Without much fanfare, Boeing – one of the world’s two largest aircraft manufacturers and one of the world’s largest defense contractors – released a Web page of its new smartphone, Boeing Black. Based on a variant of Android (it helps to modify something that is already open-source and has a permissible Apache license), the phone is intended to be a secure usage and communications tool for government and military personnel.
This type of product was inevitable. As privacy has become more and more of an issue, and as people have become acutely aware of how much information their phones were storing both onsite and in the cloud, and especially with the ongoing leaks of NSA snooping, the desire for a truly secure phone, especially by government and corporate entities, is undoubtedly high.
The question, of course, is, why Boeing? They have no history as a handset or phone manufacturer; they’ve never made a personal computer or variant of any kind; they’ve never made personal electronics; they don’t even have real experience with user interfaces.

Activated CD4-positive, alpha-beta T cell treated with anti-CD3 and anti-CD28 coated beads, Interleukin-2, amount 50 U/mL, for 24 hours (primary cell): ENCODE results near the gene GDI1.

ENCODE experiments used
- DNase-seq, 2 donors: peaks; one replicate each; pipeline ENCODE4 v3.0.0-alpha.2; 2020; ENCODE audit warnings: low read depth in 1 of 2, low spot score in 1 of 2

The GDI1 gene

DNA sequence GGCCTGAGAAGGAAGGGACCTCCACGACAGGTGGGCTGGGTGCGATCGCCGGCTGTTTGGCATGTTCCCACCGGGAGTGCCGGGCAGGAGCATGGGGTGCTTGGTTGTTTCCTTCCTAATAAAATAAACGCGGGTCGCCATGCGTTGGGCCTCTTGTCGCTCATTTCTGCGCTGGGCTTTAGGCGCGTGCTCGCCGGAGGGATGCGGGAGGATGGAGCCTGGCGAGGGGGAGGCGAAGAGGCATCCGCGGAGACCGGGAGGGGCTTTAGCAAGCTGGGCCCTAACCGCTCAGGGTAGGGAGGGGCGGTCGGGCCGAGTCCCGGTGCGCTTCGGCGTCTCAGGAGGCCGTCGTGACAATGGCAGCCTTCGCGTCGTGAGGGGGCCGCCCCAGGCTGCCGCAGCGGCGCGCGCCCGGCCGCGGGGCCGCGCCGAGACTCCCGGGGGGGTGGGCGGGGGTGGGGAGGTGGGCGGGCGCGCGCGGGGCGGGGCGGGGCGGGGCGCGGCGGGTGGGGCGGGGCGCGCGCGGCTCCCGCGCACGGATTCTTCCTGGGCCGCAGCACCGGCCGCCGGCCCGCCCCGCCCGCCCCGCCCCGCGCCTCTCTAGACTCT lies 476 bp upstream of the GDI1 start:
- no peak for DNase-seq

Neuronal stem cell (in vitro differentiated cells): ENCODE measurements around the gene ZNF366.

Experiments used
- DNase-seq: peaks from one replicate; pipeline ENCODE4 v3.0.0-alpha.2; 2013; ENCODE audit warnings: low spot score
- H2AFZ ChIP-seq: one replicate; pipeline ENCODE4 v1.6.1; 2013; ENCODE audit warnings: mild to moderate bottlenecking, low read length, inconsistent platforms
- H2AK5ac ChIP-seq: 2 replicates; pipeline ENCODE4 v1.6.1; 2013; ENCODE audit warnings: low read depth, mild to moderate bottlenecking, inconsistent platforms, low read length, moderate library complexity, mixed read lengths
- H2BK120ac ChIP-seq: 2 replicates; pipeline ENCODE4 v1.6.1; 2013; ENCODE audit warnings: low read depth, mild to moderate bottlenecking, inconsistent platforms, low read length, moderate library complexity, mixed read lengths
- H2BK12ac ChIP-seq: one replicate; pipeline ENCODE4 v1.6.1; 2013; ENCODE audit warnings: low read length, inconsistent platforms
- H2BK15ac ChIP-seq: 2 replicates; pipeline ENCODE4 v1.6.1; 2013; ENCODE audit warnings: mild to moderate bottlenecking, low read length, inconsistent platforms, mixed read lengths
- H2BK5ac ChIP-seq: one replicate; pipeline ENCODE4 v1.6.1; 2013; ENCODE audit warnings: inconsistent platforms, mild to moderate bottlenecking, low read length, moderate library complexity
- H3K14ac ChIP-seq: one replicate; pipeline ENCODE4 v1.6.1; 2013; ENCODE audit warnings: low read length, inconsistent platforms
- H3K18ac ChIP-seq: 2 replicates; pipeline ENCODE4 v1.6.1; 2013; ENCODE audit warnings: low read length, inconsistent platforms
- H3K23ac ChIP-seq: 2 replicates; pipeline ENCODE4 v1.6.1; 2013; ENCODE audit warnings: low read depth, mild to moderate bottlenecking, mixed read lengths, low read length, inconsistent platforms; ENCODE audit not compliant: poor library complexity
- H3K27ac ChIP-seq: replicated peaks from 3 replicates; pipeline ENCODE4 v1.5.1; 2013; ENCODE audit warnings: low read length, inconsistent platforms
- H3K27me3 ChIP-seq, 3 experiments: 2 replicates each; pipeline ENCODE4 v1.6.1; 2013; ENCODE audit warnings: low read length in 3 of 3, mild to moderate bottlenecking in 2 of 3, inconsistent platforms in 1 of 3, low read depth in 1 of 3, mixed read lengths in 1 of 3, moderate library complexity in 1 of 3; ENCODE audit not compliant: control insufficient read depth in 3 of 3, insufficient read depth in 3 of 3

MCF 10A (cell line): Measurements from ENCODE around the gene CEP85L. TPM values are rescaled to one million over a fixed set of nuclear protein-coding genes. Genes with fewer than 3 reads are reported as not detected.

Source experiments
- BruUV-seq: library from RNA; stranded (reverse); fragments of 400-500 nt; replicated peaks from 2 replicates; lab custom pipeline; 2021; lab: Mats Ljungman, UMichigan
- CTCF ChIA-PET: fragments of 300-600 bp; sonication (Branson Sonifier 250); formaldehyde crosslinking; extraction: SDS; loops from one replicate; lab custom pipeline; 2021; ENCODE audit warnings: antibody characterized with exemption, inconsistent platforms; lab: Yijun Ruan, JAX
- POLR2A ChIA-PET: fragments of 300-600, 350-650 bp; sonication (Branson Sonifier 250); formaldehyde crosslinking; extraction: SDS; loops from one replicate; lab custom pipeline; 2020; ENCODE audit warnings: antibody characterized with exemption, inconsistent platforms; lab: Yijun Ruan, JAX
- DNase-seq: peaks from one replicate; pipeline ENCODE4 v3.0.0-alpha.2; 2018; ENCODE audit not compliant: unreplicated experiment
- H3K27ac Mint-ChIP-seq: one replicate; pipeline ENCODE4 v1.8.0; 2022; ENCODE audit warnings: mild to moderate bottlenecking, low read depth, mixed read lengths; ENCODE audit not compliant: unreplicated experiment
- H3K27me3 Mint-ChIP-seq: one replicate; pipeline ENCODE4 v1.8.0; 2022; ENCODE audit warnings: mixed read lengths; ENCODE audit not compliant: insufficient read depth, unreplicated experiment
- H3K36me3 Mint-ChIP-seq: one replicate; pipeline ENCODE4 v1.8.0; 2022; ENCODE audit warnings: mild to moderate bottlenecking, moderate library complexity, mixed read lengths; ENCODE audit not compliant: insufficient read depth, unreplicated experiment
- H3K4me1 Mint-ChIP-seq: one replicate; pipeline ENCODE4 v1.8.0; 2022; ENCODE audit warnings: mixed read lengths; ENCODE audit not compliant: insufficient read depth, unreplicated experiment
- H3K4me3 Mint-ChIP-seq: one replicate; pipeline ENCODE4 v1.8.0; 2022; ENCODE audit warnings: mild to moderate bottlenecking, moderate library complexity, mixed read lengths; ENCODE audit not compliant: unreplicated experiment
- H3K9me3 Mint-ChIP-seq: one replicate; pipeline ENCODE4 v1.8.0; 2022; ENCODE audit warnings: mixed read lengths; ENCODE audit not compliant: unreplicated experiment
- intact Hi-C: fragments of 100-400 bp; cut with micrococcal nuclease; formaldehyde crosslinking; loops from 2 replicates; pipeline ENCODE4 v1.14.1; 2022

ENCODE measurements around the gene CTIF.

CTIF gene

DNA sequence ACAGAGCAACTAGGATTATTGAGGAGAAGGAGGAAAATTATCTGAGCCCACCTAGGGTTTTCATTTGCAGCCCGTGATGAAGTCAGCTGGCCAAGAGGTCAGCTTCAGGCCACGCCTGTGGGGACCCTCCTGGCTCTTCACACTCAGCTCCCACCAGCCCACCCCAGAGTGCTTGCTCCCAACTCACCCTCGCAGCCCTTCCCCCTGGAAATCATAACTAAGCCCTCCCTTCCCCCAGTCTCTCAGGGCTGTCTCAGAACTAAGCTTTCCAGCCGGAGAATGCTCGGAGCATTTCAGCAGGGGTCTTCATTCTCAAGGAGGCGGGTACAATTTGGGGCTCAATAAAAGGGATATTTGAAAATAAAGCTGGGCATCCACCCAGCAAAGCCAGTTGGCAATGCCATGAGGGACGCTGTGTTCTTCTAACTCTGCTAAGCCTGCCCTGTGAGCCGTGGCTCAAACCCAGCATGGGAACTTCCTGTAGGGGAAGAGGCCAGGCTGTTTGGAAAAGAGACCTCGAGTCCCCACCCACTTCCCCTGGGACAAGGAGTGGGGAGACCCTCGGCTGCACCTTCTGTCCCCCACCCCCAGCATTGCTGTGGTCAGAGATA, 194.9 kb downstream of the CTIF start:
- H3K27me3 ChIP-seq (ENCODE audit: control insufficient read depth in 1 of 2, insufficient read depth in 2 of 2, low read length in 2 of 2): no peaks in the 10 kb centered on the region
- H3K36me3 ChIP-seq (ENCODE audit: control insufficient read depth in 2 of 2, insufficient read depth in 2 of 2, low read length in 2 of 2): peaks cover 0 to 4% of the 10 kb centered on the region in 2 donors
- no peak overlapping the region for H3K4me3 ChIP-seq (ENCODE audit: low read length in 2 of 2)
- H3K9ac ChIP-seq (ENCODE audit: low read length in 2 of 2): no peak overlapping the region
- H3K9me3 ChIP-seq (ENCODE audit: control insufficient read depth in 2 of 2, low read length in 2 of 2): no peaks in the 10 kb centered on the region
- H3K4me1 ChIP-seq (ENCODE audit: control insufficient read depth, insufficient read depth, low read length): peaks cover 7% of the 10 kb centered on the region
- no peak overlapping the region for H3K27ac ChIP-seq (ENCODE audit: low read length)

If you look at Boeing’s products page for the Defense, Space & Security Division, you will find airplanes, bombs, missiles, satellites. Financially, Boeing makes customer products on contract, with R&D paid for by a customer, not large-scale manufacture devices paid for by the company on risk, covered by gross margins. Structurally, Boeing is built around big products that are designed in big projects. An F-18 is so utterly different from a smartphone in every aspect, that it is hard to believe a project manager or financial director for one would want to ask for career-derailing failure by taking on the other. Professionally, people work at companies like Boeing for many years, and often have seniority. Smartphone companies, especially the software manufacturers, work with a younger and more mobile workforce.
The one company I would have expected to come up with this offering is… Motorola.
Motorola has been making military communications gear – originally radio, then digital – for decades. When I served, my radio was made by Motorola. Further, Motorola has made consumer mobile communications gear for many years as well. It is no longer a leader, the way it was in the days of its famous StarTAC, but it still has the know-how. Although it was split into Mobility and Solutions, the acquisition closer integration of Mobility into Google actually gives it closer access to Android and engineers who really get software and user operating systems.
Boeing does have one key advantage over most others: its salesforce. Boeing knows how to sell into the military and intelligence community. The problem is, its sales process is not built around these handsets.
Of course, Motorola has the same skills, but around large-scale manufactured products. Boeing sells 200 F-18s; Motorola sells one million radios.
Who would you want to be building smartphones?